A popular romance trope is the “secret baby” or the “unexpected pregnancy” following a one night stand. I depsise that trope because anyone living in a literate society should know by the age of puberty how babies are made. It’s not “unexpected,” it’s irresponsible.

Where the romance trope and real life diverge is the consequence of that unplanned pregnancy or “secret” baby. In romance, the ending is happy: mother, baby, and father get a happily ever after. (Substitute stepmother or stepfather where appropriate per story.) Anyone who’s raised children know there is no true happily ever after.

Again, here’s where reality clashes with expectations. Children have minds of their own. Yes, they really do. What they don’t have is the cognitive maturity and life experience necessarily to make wise choices or decisions about their own lives or the lives of others.

Wisdom has little to do with intelligence. Smart people do, say, and believe stupid things all the time. Intelligence also has nothing to do with morality. Some of the world’s worst criminals and more morally degenerate people were and are brilliant. That’s one thing comic books tend to get right: the most dangerous criminals are the smart ones.

In another forum, I recently came across a distinction between “realism” and “verisimilitude.” It struck a chord with me, as I have often urged writers to inject realistic elements into their stories. After all, what anyone can verify within a minute’s Google search should be verified. Elite military operatives don’t hold hands when exploring an unknown cavern. Horses don’t eat mushrooms. Nobody with a lick of sense bales and stacks hay shirtless. Regardless of the kind of bullet, something has to propel it down the rifle’s barrel. If not gunpowder, then what?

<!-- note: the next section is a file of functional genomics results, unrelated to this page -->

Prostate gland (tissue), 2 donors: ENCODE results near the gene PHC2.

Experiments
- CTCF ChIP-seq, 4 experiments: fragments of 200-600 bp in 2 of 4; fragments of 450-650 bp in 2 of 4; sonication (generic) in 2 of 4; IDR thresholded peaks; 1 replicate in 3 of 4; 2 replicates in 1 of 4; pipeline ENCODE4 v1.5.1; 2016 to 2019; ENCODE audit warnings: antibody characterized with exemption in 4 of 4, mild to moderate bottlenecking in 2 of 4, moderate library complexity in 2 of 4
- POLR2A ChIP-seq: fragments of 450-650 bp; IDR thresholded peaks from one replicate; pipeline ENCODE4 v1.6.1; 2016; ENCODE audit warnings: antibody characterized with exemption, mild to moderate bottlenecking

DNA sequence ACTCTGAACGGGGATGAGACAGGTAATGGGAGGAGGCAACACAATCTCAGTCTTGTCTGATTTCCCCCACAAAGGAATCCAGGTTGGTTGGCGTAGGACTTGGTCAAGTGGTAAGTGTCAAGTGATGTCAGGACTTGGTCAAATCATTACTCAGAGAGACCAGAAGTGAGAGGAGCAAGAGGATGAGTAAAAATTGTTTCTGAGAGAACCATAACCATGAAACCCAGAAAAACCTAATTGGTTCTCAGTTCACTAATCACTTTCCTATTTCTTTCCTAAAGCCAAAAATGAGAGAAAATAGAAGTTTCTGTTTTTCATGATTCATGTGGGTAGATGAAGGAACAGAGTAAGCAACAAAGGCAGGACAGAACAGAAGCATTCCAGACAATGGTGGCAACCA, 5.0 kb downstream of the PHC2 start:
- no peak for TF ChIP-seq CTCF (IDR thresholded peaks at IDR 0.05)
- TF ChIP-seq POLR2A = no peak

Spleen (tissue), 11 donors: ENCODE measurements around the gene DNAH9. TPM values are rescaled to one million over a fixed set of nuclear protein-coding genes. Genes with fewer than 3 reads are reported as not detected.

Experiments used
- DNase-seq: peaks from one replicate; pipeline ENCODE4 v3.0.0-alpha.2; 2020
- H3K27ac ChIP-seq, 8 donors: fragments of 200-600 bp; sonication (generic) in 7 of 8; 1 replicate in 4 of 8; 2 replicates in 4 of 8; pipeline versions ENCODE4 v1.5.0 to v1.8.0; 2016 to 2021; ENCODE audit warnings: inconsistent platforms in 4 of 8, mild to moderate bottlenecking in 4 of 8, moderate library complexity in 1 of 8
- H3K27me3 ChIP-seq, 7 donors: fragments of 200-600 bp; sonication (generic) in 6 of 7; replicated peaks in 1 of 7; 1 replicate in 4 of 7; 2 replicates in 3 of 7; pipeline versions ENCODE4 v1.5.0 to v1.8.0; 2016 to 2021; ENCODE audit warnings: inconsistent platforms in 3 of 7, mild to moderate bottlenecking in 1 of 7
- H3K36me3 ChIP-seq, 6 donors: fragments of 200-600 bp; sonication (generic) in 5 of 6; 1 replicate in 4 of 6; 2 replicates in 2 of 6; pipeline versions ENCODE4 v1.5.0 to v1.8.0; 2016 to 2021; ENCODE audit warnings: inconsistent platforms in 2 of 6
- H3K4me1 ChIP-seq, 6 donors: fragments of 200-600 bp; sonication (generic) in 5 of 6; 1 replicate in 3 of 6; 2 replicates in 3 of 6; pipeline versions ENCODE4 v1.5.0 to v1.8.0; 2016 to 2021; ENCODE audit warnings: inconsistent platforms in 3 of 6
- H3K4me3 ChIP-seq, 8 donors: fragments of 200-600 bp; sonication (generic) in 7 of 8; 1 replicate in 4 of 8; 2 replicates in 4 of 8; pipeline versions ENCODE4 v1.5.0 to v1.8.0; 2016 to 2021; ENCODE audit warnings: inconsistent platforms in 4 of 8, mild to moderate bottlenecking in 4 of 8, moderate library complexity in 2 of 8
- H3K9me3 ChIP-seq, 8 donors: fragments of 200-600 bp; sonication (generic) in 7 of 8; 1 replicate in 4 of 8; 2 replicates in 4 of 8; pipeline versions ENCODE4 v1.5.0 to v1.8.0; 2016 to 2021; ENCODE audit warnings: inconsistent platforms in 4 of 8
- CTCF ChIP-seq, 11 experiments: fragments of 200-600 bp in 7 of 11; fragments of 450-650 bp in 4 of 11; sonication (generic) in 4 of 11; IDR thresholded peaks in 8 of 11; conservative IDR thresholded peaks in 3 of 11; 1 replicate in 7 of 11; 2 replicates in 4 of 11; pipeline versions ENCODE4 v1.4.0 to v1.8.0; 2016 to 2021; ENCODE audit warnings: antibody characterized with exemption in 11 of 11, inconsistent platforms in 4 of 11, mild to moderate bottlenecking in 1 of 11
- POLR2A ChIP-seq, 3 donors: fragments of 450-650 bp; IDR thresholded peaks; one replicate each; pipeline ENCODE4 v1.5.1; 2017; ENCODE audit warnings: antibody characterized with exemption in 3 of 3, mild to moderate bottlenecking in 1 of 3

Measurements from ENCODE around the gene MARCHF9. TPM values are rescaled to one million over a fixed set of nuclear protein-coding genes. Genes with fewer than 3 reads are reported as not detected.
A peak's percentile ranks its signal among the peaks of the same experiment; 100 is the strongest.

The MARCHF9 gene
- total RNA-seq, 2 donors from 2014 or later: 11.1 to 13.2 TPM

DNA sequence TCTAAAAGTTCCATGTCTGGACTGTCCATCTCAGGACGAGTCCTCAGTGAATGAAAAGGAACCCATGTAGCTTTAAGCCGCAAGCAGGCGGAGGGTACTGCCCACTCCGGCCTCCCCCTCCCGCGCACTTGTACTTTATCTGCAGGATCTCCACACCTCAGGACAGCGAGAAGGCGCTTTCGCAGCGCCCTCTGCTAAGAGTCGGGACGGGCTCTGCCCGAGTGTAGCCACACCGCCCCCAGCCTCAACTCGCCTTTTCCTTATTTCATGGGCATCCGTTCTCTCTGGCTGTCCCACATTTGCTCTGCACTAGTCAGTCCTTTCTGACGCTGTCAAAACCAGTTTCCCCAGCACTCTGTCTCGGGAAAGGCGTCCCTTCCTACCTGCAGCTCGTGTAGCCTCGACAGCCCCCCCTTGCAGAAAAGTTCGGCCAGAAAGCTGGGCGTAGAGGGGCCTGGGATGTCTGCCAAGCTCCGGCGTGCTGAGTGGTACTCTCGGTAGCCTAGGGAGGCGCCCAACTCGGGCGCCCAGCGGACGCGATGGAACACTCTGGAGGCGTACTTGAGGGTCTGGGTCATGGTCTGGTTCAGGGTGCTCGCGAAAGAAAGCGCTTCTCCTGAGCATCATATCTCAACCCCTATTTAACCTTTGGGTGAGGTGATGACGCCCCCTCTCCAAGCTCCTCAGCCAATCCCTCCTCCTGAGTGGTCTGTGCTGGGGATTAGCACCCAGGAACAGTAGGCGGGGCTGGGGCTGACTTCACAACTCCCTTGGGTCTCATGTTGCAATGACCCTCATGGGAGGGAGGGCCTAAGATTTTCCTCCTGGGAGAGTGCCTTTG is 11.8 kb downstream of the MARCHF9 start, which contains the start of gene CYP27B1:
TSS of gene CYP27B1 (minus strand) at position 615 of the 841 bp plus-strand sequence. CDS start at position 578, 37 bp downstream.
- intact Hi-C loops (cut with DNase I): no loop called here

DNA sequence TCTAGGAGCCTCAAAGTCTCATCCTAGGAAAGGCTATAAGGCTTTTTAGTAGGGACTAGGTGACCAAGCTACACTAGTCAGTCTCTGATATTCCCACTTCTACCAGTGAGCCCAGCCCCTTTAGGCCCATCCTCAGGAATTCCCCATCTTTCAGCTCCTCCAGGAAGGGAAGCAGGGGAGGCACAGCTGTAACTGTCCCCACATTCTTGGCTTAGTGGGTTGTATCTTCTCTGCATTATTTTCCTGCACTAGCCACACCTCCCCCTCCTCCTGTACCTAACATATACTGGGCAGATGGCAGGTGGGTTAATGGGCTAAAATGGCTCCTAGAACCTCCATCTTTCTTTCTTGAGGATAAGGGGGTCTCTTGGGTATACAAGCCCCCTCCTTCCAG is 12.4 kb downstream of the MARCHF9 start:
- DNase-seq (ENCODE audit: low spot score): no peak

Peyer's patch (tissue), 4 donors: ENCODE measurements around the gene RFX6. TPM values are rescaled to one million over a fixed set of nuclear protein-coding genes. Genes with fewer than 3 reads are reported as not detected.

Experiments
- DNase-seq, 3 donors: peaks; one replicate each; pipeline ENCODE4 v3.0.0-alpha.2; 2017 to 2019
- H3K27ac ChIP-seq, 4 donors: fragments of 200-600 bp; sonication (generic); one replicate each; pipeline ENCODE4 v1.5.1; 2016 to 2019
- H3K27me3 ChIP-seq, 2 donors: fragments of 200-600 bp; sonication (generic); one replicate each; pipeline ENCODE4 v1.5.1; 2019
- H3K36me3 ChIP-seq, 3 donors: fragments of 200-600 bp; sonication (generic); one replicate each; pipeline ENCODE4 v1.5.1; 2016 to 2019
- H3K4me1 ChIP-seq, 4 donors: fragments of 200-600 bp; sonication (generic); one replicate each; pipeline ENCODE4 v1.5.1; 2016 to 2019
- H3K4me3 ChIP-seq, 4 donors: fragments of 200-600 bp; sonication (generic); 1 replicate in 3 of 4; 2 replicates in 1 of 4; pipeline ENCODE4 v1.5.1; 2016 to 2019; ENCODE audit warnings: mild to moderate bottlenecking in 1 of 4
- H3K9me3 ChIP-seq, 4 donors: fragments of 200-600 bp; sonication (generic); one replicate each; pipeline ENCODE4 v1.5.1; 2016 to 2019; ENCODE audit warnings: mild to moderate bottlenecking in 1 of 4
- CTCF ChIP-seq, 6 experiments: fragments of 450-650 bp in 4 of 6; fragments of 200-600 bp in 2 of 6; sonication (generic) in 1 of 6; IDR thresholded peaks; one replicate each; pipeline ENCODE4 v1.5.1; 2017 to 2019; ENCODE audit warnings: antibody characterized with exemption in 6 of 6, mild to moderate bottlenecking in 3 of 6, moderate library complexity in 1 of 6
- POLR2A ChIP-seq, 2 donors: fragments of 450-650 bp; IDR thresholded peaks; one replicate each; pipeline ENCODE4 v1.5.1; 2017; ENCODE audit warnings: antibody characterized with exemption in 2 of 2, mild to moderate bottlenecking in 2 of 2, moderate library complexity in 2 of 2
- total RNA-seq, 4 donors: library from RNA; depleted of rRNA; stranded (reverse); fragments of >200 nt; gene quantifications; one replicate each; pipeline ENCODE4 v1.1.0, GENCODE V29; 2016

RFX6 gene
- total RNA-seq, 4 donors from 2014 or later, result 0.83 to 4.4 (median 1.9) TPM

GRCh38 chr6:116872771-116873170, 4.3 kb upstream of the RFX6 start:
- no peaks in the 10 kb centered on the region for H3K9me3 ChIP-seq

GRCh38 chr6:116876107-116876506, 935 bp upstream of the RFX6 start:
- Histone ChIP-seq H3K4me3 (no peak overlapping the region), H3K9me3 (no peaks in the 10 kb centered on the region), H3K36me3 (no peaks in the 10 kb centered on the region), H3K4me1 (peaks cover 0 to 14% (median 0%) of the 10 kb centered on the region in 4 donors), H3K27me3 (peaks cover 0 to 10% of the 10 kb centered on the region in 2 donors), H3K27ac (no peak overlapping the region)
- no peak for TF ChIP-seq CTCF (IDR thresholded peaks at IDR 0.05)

Realistic elmenents give even the most wildly impossible stories verisimilitude, a semblance of truth, that sense that, yeah, it could happen. As I’ve said before: if the reader can’t trust you with the small, easily verified details, he or she won’t trust you to lead him or her into the realms of impossibility.

When initially drafting a story, verisimilitude isn’t the author’s first goal. The greater concern is getting the story down in tangible format. The first round of review and revision leading to the second draft tackles the large plot holes, the areas that don’t make sense, the jumps back and forth in plot. A second round of review and revision leads to the third draft. That round focuses on checking facts—making sure what’s supposed to be realistic really is realistic—and massaging language. A third round of review and revision results in a fourth draft. In that round, the author focuses on copy errors. At that point, the manuscript may finally ready for beta readers or an editor.

Take responsibility for your stories to ensure verisimilitude and teach your readers to trust you.